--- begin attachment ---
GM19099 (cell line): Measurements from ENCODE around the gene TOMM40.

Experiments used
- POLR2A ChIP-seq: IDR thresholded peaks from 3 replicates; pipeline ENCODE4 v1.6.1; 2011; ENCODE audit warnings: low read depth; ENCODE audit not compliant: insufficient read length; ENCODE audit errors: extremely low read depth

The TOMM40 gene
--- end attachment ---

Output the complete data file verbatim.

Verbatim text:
GM19099 (cell line): Measurements from ENCODE around the gene TOMM40.

Experiments used
- POLR2A ChIP-seq: IDR thresholded peaks from 3 replicates; pipeline ENCODE4 v1.6.1; 2011; ENCODE audit warnings: low read depth; ENCODE audit not compliant: insufficient read length; ENCODE audit errors: extremely low read depth

The TOMM40 gene